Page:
STEFANOVIC: I know you can, but I'm picking up what you're putting down. I mean, I don't think that you would necessarily support this if you had a choice.
SHORTEN: Oh no, that's- no, no, no, Karl. Well, if I've conveyed that, that's not right at all. I just want to reassure people it's about national security first, they'll be the considerations. A lot of these, they were kids under six so, you know, I'm not going to pretend you just give up on Australian citizens under six.
WILSON: It's complex this. There's a human side to it, Karl, and a practical…
SHORTEN: It is complex. I just…
STEFANOVIC: I get that but I think if you make a decision to go overseas…
STEFANOVIC: …with someone and fight for Islamic State, you're making the decision as a family. There's no way in the world you should be allowed to come back here.
WILSON: Yeah, but children under the age of six.
STEFANOVIC: Look, I get it, but you make a decision as a family to go over. I just don't think there's any way.
WILSON: Well, I think- again, I think it is a very, very complex situation. We've got kids involved. Women who, who knows if they've been radicalised.
STEFANOVIC: Well you make that decision when you leave the country. You make the decision that you're going to fight.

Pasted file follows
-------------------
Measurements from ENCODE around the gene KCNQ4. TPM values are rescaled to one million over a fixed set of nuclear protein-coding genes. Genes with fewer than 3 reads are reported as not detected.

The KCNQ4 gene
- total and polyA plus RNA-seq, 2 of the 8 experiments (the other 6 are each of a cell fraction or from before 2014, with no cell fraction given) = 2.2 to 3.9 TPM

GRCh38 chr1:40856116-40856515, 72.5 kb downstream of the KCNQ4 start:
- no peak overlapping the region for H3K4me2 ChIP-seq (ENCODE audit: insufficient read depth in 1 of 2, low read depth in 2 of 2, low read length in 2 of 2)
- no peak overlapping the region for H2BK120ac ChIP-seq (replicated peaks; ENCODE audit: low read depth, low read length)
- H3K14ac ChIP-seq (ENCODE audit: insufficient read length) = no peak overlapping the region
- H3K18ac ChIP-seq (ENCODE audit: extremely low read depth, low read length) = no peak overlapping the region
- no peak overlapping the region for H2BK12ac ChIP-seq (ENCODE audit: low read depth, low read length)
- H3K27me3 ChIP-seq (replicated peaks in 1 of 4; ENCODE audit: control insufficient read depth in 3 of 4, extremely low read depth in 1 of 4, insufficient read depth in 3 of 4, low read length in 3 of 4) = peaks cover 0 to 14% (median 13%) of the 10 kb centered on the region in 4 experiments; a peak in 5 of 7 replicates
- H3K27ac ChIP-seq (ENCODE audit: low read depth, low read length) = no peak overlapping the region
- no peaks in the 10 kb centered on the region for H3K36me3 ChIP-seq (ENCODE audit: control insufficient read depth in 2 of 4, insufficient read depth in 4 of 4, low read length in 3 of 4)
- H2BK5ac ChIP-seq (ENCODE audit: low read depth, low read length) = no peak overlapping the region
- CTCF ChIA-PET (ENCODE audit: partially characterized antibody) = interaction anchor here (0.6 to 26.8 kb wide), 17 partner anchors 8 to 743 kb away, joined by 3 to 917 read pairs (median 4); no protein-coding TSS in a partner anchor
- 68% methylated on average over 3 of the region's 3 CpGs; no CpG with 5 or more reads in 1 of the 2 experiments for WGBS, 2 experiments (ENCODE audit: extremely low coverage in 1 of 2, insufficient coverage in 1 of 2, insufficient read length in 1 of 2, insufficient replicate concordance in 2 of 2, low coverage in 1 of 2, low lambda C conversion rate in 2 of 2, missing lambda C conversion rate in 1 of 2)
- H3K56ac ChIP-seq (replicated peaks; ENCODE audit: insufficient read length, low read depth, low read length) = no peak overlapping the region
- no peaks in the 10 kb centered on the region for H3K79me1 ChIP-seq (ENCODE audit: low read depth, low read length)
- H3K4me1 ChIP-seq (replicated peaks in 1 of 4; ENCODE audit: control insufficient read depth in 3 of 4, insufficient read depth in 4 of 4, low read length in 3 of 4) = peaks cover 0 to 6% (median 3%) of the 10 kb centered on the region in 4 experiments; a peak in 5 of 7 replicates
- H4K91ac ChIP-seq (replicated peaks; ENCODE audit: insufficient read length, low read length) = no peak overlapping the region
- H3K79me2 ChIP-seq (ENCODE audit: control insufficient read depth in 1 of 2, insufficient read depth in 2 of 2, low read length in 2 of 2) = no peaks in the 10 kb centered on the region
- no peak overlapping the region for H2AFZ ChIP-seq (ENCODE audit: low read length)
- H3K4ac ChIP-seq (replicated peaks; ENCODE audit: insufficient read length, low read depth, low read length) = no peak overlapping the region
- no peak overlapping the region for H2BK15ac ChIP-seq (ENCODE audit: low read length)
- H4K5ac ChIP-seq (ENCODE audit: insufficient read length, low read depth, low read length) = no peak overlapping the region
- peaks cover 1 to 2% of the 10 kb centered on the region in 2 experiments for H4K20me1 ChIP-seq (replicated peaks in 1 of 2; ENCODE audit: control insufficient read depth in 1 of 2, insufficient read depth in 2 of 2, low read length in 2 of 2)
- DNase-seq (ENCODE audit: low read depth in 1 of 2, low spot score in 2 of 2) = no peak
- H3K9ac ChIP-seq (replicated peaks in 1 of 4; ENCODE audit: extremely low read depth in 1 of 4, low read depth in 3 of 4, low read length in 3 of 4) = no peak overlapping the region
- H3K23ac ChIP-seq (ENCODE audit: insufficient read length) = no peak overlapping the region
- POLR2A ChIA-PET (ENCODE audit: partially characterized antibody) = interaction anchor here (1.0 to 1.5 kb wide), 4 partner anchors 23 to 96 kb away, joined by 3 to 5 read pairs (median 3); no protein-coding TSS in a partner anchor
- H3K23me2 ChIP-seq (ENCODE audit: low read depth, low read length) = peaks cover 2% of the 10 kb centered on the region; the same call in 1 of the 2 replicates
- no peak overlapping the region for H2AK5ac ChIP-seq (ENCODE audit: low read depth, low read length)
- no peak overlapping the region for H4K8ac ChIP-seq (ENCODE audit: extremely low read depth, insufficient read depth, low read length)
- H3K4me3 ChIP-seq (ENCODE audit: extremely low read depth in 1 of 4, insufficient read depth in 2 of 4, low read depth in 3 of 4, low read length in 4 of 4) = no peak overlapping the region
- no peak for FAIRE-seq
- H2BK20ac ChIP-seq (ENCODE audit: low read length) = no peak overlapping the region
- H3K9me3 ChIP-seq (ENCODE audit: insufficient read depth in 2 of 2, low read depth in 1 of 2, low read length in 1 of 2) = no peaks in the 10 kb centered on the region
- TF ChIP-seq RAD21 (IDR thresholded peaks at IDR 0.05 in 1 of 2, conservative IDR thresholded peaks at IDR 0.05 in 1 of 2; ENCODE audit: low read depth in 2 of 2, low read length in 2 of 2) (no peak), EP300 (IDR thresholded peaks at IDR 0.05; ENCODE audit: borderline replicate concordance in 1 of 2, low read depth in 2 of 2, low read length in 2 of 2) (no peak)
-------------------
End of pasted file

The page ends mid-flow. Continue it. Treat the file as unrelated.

WILSON: The children didn't make it…
SHORTEN: Well, some of the…
WILSON: The children didn't have a choice.
STEFANOVIC: No, but of course.
WILSON: But the children didn't have a choice.
STEFANOVIC: But you have to, when you leave the country, be making a decision, okay, I'm putting at risk…
WILSON: Oh, I think that's being harsh.
SHORTEN: Karl, I'm not…
WILSON: I think there's a human side to this but I think there's also practicalities and they have to be weighed up. It's a very, very difficult issue.
STEFANOVIC: So what are you going to do? Bring them back…
WILSON: Well, I think they'll come back. I think that…
STEFANOVIC: …just on their own?
WILSON: Well, I think they will come back.
STEFANOVIC: What do you do with the partners? I mean, they come back as well.
WILSON: No, no.
STEFANOVIC: This is the whole thing. So you set…
WILSON: ASIO's done the security checks.
STEFANOVIC: But you set a precedent saying, look, it's okay. Go and fight and then come back, and you can come back at some point.
SHORTEN: But Karl…
WILSON: Well, ASIO's done security checks, they're the experts. So, you know, it's…
SHORTEN: Karl, we're having a…
STEFANOVIC: It ties up resources.
WILSON: Of course it's tying up resources, I get that, and they're things that have to be considered. But I think we've also got to consider the human side of this.
STEFANOVIC: That's a good debate. It's a good debate. It's fiery. Good on you, Bill. And thank you to you, Jim.
WILSON: Thanks, Karl. On you, Bill.